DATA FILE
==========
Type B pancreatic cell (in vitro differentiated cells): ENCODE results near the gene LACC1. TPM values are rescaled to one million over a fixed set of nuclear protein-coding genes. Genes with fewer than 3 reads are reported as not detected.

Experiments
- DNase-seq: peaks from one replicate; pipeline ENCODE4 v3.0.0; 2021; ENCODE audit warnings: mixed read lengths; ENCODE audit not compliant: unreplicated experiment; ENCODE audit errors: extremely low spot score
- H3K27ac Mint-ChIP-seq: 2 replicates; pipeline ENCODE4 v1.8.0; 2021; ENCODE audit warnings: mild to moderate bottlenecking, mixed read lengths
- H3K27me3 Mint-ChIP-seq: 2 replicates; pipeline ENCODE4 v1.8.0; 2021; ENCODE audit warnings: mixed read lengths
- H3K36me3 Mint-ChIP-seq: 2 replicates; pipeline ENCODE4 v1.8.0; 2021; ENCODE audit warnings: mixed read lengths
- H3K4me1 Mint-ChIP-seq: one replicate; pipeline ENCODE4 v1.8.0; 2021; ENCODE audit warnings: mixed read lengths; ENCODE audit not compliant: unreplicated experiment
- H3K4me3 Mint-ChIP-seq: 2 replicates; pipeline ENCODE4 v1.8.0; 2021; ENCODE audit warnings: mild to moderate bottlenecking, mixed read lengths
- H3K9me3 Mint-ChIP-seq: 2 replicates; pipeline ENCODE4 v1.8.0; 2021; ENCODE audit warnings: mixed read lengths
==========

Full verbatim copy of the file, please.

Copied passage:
Type B pancreatic cell (in vitro differentiated cells): ENCODE results near the gene LACC1. TPM values are rescaled to one million over a fixed set of nuclear protein-coding genes. Genes with fewer than 3 reads are reported as not detected.

Experiments
- DNase-seq: peaks from one replicate; pipeline ENCODE4 v3.0.0; 2021; ENCODE audit warnings: mixed read lengths; ENCODE audit not compliant: unreplicated experiment; ENCODE audit errors: extremely low spot score
- H3K27ac Mint-ChIP-seq: 2 replicates; pipeline ENCODE4 v1.8.0; 2021; ENCODE audit warnings: mild to moderate bottlenecking, mixed read lengths
- H3K27me3 Mint-ChIP-seq: 2 replicates; pipeline ENCODE4 v1.8.0; 2021; ENCODE audit warnings: mixed read lengths
- H3K36me3 Mint-ChIP-seq: 2 replicates; pipeline ENCODE4 v1.8.0; 2021; ENCODE audit warnings: mixed read lengths
- H3K4me1 Mint-ChIP-seq: one replicate; pipeline ENCODE4 v1.8.0; 2021; ENCODE audit warnings: mixed read lengths; ENCODE audit not compliant: unreplicated experiment
- H3K4me3 Mint-ChIP-seq: 2 replicates; pipeline ENCODE4 v1.8.0; 2021; ENCODE audit warnings: mild to moderate bottlenecking, mixed read lengths
- H3K9me3 Mint-ChIP-seq: 2 replicates; pipeline ENCODE4 v1.8.0; 2021; ENCODE audit warnings: mixed read lengths